How much does an MEP make?

Daniel Freund
4 August, 2014

The 3rd of July was the deadline for members of the European Parliament to submit their declarations of financial interest. By the end of the first plenary all MEPs, old or new, had to submit a range of information on their outside revenues, board memberships and financial holdings.

Transparency International congratulates the European Parliament for gathering this information in electronic form for the first time. This should help to make these declarations more accessible and the information more transparent.

The increased transparency on outside financial interests made us wonder how transparent the European Parliament is on the “inside” revenue of MEPs. In theory, the question on how much money a member of the European Parliament makes should be easy to answer and should be just a quick online search away.

Basic salary: 8.020,53 EUR

Indeed the Parliament’s website indicates that the monthly pre-tax salary of MEPs currently is 8.020,53 EUR – set at 38.5% of the basic salary of a judge at the European Court of Justice. This salary is subject to an EU tax and accident insurance contribution, after which 6.250,37 EUR remain. Some Member States levy national taxes.

But in order to answer the question “How much does an MEP make?” or “how much money is transferred to the MEPs personal bank account by the Parliament each month?” one has to dig deeper and also look at the different allowances that MEPs are entitled to:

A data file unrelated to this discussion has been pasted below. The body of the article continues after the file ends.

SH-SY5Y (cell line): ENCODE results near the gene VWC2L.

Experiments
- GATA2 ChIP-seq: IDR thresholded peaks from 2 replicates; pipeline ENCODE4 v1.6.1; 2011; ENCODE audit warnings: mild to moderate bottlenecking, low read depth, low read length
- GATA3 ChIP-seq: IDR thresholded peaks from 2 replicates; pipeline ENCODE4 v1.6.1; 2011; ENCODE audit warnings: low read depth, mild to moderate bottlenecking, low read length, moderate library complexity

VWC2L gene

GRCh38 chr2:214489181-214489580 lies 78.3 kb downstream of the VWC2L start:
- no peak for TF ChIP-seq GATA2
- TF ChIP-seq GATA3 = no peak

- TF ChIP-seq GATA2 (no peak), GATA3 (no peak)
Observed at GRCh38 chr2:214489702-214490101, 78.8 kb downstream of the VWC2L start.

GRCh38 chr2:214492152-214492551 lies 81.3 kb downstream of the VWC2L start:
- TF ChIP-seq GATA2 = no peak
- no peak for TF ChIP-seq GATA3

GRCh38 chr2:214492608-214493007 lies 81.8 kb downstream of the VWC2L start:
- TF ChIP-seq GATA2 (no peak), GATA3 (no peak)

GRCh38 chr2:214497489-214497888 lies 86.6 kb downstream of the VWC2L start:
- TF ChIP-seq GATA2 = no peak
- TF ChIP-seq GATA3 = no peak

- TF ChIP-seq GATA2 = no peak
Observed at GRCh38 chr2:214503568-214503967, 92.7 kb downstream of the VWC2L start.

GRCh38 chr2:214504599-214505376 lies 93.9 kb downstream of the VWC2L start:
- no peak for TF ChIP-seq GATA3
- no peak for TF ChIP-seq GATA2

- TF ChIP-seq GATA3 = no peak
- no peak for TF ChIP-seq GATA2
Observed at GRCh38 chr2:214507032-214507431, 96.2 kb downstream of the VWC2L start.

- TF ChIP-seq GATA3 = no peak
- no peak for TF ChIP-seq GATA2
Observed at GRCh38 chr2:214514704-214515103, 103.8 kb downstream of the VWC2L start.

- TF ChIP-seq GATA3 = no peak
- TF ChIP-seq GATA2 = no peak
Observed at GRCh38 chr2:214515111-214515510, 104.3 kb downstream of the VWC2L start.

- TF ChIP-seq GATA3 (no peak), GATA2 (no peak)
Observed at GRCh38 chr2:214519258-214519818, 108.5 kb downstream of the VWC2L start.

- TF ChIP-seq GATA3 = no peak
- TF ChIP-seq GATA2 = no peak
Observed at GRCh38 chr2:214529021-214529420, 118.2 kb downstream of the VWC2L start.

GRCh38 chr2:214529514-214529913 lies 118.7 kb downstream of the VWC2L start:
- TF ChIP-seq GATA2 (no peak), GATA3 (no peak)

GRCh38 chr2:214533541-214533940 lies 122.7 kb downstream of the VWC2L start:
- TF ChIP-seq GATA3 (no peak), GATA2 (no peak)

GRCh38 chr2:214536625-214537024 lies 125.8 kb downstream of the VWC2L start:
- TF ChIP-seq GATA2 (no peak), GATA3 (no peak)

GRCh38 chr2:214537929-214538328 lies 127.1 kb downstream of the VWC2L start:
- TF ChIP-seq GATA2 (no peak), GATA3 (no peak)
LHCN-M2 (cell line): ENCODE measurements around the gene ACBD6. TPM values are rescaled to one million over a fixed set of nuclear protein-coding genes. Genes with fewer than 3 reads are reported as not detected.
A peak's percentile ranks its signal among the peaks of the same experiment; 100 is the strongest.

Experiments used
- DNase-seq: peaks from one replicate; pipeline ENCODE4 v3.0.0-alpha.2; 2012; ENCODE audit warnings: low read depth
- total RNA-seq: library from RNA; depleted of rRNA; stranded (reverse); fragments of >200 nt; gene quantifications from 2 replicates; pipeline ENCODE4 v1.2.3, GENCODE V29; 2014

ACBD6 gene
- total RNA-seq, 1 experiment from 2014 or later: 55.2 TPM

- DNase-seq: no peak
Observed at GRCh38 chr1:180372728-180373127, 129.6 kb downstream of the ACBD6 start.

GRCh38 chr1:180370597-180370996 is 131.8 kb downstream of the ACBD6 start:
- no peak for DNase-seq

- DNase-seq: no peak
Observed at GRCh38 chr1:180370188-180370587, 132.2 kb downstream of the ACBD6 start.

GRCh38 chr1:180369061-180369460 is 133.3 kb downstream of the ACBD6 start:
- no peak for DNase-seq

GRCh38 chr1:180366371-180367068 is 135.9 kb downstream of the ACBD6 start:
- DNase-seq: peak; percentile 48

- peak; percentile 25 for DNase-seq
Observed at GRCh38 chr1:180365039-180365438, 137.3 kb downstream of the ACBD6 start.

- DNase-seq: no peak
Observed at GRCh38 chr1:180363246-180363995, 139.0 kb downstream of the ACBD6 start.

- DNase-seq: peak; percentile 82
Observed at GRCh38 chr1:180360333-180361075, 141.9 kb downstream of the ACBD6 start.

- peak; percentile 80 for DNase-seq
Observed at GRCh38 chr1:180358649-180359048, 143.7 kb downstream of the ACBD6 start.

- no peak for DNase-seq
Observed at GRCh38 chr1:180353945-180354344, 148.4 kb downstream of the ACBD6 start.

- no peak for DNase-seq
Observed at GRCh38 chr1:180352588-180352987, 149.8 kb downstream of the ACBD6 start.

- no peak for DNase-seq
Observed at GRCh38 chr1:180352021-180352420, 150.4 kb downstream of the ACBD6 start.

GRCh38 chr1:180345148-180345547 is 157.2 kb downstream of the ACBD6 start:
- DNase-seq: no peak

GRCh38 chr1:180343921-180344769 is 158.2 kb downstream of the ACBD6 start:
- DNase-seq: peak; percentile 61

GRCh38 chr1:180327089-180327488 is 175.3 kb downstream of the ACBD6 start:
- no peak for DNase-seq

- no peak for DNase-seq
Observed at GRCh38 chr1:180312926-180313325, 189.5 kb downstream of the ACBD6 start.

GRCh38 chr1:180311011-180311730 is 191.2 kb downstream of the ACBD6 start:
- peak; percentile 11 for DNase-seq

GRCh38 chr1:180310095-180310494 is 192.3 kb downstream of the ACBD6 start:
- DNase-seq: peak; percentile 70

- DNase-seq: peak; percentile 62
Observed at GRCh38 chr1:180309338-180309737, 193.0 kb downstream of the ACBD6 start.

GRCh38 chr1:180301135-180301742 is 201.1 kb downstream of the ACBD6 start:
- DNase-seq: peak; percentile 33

Daily subsistence allowance: up to 4.864 EUR

MEPs receive a 304 EUR subsistence allowance for every day that they sign into the registry. MEPs can only sign in on days of Parliamentary activity – i.e. plenary sessions, group meetings or committee meetings are being held on that day. Dependant on their attendance MEPs can thus claim an average of 16 days per month or up to 4.864 EUR.

This allowance is meant to cover additional costs related to the “subsistence” in either Brussels or Strasbourg, meaning it covers costs for hotel or rent, transportation and meals.

Group presidents are exempt from the obligation to sign the register. They can either opt to be paid the daily allowance for all days of parliamentary activity or can communicate a list with dates of their attendance to the Parliament administration. The President of the European Parliament does not have to sign the register either and is paid the daily subsistence allowance 365 days a year. That adds up to an average 9,120 EUR a month.

General expenditure allowance: up to 4.299 EUR

The general expenditure allowance or office allowance of 4.299 EUR per month covers all expenses related to parliamentary activity that are not otherwise provided for. This can range from rent of the constituency office, telephone bills for the MEP and assistants, homepage maintenance, purchase of additional computers/phones and many other expenses.

Whatever remains of the general expenditure allowance at the end of the month remains in the personal account of the MEP. Many MEPs fully spent the office allowance on activities related to their parliamentary work. However, since checks by the Parliament’s administration are virtually non-existent, there is the risk that some MEPs might use part of this money to finance their political parties back home or pocket it themselves.